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Research Report

On the Origins of Republican Violence

Summary: The works of Machiavelli have proven fertile ground for those on the right who entangle the duties of citizenship with the possession of arms, but also those on the left who seek radical democratic change.

  • Aziz Huq Aziz Z. Huq
Published: June 29, 2021

This essay is part of the series Protests, Insurrection, and the Second Amendment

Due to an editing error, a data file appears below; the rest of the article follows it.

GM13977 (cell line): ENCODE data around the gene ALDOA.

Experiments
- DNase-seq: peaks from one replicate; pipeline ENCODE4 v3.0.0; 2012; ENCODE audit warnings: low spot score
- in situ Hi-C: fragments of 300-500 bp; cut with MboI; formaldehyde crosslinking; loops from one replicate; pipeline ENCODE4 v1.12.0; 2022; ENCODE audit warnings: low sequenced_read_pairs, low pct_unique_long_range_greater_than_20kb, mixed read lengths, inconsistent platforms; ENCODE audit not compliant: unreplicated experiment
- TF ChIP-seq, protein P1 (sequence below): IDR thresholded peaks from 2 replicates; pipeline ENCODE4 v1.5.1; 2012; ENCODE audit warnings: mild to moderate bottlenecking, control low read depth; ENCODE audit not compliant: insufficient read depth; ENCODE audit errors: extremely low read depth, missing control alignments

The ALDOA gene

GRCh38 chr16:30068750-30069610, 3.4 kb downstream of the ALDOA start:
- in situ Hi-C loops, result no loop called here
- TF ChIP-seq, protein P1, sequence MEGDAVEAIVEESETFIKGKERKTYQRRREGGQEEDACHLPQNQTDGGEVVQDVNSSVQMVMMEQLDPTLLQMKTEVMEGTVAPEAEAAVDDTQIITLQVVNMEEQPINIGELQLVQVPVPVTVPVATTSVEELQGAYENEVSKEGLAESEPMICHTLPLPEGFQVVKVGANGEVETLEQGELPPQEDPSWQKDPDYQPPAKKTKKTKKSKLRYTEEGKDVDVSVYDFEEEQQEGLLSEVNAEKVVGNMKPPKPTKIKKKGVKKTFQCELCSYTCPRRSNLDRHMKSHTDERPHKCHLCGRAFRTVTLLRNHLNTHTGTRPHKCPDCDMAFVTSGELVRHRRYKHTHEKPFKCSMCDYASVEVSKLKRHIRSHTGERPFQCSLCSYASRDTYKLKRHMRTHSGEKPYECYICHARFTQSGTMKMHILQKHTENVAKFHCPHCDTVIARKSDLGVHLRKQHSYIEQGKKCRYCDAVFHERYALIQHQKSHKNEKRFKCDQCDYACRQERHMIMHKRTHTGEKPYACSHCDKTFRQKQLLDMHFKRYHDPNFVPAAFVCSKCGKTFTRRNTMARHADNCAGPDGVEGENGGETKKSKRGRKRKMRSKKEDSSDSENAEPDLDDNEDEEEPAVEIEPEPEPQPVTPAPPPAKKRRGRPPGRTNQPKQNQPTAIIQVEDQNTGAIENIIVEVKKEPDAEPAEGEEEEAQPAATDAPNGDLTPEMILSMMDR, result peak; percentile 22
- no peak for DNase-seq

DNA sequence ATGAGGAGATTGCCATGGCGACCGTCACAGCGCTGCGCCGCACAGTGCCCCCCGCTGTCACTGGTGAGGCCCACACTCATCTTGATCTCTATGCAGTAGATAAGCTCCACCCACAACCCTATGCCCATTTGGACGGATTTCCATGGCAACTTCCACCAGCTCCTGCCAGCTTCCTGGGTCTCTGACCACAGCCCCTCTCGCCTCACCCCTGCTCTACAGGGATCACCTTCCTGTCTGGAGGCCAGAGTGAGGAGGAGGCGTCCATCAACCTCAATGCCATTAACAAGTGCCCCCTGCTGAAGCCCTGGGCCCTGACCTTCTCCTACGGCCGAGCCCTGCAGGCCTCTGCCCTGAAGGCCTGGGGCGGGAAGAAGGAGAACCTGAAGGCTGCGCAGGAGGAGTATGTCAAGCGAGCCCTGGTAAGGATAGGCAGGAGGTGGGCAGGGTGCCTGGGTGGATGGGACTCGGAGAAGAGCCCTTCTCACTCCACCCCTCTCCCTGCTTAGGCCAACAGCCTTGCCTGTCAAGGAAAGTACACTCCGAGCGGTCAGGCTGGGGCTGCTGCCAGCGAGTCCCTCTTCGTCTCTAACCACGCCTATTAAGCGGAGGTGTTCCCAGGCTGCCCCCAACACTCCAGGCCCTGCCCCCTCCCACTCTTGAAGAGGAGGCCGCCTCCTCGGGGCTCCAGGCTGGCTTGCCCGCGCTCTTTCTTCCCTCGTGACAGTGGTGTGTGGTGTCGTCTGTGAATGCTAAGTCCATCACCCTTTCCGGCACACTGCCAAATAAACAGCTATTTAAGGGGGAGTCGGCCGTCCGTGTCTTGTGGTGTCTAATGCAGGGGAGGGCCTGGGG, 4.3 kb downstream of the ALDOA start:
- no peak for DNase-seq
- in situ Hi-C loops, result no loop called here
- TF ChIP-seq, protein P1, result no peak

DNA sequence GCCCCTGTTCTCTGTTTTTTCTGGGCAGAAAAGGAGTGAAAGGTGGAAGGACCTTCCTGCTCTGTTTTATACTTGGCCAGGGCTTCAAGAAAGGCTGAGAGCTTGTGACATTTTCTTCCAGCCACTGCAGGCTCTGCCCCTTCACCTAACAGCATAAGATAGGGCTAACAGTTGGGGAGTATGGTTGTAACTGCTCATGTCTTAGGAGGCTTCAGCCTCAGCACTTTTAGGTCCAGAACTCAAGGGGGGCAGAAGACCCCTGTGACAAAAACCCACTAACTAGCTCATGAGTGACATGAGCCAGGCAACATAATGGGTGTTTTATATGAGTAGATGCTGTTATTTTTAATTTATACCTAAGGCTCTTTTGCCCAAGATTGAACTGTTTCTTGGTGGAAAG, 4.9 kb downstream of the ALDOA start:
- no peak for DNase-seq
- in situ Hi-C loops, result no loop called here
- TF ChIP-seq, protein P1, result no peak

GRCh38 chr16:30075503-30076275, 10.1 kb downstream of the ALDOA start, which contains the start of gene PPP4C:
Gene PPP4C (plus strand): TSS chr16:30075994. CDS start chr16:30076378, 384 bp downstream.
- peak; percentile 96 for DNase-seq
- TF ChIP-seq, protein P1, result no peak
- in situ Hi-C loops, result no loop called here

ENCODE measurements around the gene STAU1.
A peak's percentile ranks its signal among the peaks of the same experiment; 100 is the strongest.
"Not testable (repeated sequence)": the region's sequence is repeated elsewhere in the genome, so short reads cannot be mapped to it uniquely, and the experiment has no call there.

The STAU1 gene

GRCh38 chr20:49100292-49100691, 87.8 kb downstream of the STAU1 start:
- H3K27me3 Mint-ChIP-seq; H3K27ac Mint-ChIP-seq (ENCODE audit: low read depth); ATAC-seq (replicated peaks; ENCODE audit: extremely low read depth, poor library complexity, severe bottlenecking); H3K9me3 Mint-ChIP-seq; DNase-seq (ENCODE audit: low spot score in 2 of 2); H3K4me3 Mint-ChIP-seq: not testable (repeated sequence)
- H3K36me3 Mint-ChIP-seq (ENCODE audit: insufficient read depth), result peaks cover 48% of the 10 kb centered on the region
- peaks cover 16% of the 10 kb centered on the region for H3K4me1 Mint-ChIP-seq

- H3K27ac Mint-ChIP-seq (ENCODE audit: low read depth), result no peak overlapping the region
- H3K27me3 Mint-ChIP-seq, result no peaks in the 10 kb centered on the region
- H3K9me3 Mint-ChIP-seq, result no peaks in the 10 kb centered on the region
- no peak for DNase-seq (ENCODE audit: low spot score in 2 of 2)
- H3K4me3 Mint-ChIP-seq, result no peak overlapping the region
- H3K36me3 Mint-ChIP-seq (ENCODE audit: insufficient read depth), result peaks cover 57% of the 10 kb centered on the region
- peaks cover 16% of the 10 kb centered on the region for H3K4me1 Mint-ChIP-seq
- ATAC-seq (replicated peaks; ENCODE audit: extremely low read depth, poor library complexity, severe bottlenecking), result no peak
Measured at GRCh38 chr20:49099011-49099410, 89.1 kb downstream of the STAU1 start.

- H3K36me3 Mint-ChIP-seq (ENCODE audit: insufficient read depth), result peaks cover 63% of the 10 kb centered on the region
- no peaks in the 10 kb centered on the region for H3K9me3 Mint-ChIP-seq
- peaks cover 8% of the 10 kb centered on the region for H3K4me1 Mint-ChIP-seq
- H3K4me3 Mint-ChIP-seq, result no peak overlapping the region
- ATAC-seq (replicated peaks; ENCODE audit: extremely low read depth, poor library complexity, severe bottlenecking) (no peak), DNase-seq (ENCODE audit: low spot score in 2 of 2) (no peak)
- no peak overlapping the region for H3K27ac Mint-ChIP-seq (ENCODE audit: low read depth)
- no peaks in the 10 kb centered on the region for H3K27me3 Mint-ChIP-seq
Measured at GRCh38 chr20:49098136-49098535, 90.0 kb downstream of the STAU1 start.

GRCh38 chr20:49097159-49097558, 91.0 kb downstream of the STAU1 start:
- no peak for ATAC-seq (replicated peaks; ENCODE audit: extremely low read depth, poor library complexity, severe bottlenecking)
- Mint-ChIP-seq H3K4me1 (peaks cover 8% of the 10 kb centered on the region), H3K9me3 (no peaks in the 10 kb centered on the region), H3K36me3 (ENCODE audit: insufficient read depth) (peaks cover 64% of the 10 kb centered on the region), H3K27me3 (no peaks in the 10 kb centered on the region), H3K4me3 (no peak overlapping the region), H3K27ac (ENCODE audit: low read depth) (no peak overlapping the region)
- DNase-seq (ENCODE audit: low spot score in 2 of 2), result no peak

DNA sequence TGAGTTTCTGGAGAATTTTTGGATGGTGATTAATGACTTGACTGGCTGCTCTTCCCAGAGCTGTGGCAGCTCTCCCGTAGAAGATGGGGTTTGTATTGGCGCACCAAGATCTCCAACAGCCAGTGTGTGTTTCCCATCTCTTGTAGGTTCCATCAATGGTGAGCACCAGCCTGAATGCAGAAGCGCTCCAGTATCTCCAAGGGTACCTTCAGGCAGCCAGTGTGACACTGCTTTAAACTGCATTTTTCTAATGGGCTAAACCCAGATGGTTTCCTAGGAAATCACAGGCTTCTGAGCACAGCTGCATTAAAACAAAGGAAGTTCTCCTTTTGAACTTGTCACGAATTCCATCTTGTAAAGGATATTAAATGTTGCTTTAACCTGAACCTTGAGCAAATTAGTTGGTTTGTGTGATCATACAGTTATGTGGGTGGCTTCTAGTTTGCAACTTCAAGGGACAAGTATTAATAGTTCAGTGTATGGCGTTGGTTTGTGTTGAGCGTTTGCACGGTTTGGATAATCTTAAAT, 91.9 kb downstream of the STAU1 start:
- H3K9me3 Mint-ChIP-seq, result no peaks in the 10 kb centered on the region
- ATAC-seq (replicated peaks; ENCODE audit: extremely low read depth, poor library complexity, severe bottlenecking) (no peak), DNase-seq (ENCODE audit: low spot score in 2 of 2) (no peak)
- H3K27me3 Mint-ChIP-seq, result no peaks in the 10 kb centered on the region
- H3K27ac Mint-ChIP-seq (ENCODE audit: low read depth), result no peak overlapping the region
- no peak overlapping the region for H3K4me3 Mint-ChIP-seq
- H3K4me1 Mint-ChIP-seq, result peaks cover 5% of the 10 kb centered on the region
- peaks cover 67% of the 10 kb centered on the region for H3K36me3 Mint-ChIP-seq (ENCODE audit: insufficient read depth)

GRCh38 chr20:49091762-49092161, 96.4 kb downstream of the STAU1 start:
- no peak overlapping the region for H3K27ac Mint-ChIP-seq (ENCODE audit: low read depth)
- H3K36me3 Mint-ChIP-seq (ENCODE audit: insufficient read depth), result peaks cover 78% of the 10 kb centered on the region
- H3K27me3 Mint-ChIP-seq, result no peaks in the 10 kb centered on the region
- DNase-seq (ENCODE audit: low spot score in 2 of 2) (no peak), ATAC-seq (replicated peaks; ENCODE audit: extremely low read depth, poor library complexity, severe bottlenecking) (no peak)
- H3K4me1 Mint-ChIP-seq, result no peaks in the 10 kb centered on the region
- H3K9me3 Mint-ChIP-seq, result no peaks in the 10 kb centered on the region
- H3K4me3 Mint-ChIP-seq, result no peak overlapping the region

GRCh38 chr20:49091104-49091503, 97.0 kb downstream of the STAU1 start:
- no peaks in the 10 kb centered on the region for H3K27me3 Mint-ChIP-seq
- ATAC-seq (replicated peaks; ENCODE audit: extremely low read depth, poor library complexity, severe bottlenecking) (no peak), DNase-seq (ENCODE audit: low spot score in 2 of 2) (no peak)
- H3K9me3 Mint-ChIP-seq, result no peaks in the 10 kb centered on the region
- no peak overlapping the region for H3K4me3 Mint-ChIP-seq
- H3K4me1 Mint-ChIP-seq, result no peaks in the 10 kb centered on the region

ABSTRACT: This essay identifies and explores the intellectual roots of the Second Amendment as they have been imagined and deployed not just by the U.S. Supreme Court but also by contemporary insurrectionary movements of the right. The Court has recognized but sidelined a political understanding of the Second Amendment in its two main encounters with the amendment’s operative clause. That understanding, however, was on ample display during the January 6, 2021, U.S. Capitol insurrection, where it was featured on banners and performed through the actual possession and threat to use arms. The idea of the armed citizen as a cornerstone of the republic can be traced back to the work of the Florentine scholar-diplomat Niccolò di Bernardo dei Machiavelli. This essay shows that across his three main book-length works, Machiavelli developed a concept of citizenship that was closely tied to the political, and potentially insurrectionary, possession and use of arms. “Good laws” and “good arms” on his account could not be separated. This vision of a politically active populace, one seemingly at odds with its elites and leaders, can be traced forward to the January 6 insurrection. But it also has a left-of-center genealogy that today yields various forms of radically democratizing proposals for institutional reform. The intellectual past, in short, is not just still alive but surprisingly fertile.